Scandinavia is an historic
graphite-producing region, with past producing deposits
becoming the target of redevelopment projects in a handful of
areas across Norway and Sweden over the past three years.
In Janaury 2013, Swedens
Chalmers University was at the head of a successful bid for a
grant of at least 500m ($672*) from the European
Commissions flagship Future Emerging Technology (FET)
initiative to research graphene.
The grant awarded, which is to be
used for investigating production methods for the material,
involving a total of 74 universities and companies, will be
matched by financial support from other public and corporate
sources, taking the total value of the award to Û1bn and
will be paid out over the next 10 years.
As well as boosting Europes
role in what is already an intensive global drive to develop
and commercialise the properties of graphene, the single-atom
thick layer of carbon which can be derived from natural
graphite, will also help to raise the profile of
Scandinavias graphite mining industry.
Norway is looking to take advantage
of its indigenous reserves of the mineral and its own
world-leading research capabilities to establish a graphene
Abalonyx, a Norwegian technology
start-up company, has been working with graphene and graphene
derivatives since 2008.
It is well known that certain
natural graphites are excellent raw materials for producing
graphene in the forms of graphene oxide, chemically converted
graphene and reduced graphene oxide, Rune Wendelbo,
founder and CEO of Abalonyx, told IM.
Abalonyx uses a modified version of
the Hummers method to develop a safe, scalable and
reproducible process for making graphene from natural graphite,
which has been automated and is now being commercialised.
Abalonyx has entered into a
non-exclusive strategic agreement with Norwegian graphite
junior Nordic Graphite to focus on developing a vertically
integrated supply chain for graphene production and the
companies are presently working jointly to scale up
Abalonyxs process to demonstration scale.
We are also looking at other
interesting materials, such as vein graphite from Sri Lanka,
and plan to start demo-production in 2014, Wendelbo
For natural graphite to be
the preferred raw material, it must be close to 100%
crystalline, which is normally not the case with synthetic
graphites, he explained.
We ran a pilot reactor for
two months in 2012 using purified natural graphite as the raw
material. The purpose of the pilot run was to confirm
scalability, reproducibility and safety as well as acquiring a
basis for our production cost estimates. Our cost estimate
shows graphene oxide can be produced for Û22
($30*)/kg, he said.
With our process, most
impurities can be tolerated, up to a level of 5% or so, because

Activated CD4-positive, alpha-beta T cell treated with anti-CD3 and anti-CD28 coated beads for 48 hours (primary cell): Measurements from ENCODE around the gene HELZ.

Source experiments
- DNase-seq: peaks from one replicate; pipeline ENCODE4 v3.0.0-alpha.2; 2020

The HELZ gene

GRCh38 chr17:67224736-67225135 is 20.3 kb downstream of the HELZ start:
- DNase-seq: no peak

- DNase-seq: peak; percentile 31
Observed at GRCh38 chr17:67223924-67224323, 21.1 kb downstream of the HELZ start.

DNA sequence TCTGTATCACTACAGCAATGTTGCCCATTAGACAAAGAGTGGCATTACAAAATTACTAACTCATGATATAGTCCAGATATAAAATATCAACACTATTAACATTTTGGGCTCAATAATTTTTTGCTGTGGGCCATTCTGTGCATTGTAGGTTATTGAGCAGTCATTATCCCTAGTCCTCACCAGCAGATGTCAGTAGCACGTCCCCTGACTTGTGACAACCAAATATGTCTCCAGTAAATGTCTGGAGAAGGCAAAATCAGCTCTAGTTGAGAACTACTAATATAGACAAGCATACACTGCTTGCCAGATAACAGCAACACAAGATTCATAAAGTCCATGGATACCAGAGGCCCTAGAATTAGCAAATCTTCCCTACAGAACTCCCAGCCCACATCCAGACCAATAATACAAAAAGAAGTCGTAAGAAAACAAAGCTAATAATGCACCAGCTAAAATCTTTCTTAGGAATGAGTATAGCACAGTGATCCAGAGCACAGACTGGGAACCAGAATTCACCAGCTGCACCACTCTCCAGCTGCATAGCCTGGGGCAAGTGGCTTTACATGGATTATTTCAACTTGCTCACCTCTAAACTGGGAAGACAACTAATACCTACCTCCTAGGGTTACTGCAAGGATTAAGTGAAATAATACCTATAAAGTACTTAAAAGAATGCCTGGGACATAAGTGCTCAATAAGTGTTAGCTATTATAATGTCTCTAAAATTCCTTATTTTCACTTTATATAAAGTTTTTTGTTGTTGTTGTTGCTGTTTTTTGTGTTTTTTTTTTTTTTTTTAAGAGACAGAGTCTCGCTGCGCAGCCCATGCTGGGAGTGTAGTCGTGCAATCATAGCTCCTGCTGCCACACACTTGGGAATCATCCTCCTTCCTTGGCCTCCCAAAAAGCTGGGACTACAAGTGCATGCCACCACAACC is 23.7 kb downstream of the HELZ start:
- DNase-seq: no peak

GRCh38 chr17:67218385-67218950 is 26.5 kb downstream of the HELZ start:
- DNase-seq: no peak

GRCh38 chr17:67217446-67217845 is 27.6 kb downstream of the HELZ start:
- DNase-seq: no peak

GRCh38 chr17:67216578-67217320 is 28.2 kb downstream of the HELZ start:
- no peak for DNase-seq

they are separated from the graphene together with other
wastes, Wendelbo noted.
In terms of flake size, there
is no rule, but larger flakes will require a longer process
time. For some end-uses, smaller flakes are preferred whereas
for others, larger flakes are preferred.
For example, our sister
company, Graphene Batteries, uses our graphene for battery
applications, which have special requirements for product
properties in order to boost battery performance. Graphene
Batteries optimises Abalonyxs graphene materials for
their applications, as other end-users would do, he
In Sweden, ASX-listed Talga
Resources Ltd is looking to develop graphite projects in the
north of the country where its two most advanced developments
are the Nunasvaara and Raitajarvi deposits.
Nunasvaara is a microcrystalline
(commonly known as amorphous) graphite deposit, with a size
range of 2-300 microns, but is predominantly less than 50
microns and has a total indicated and inferred JORC resource of
7.6m tonnes grading at 24.4% C.
Raitajarvi is coarse flake, and has
a JORC inferred resource of 4.3m tonnes grading at 7.1% C,
with 3.4m tonnes grading at 7.3% C in the indicated
At Raitajarvi, there was some
metallurgical work done [on the deposit] by the Swedish
Geological Survey [between 1974 and 1991]. As a standard coarse
flake deposit, [it has] a bell curve around the large flake
size and an 11% jumbo component, CEO Mark Thompson told
Potentially, Nunasvaara could be in
production by early 2016, but we have several stages of
economic diligence to go yet; likewise, for Raitajarvi,
However, although the local fervour
for graphene, batteries and graphite-consuming renewable
technologies is strong in Sweden, Thompson isnt throwing
in his lot with next generation technology just yet. I
like traditional markets, the more basic the better. Batteries
are exciting but growth is slower than anyone likes, he
Graphene also is exciting
technically, but it is very early days for seeing which
technology will win and therefore what product, if indeed any
natural product, is required, he added.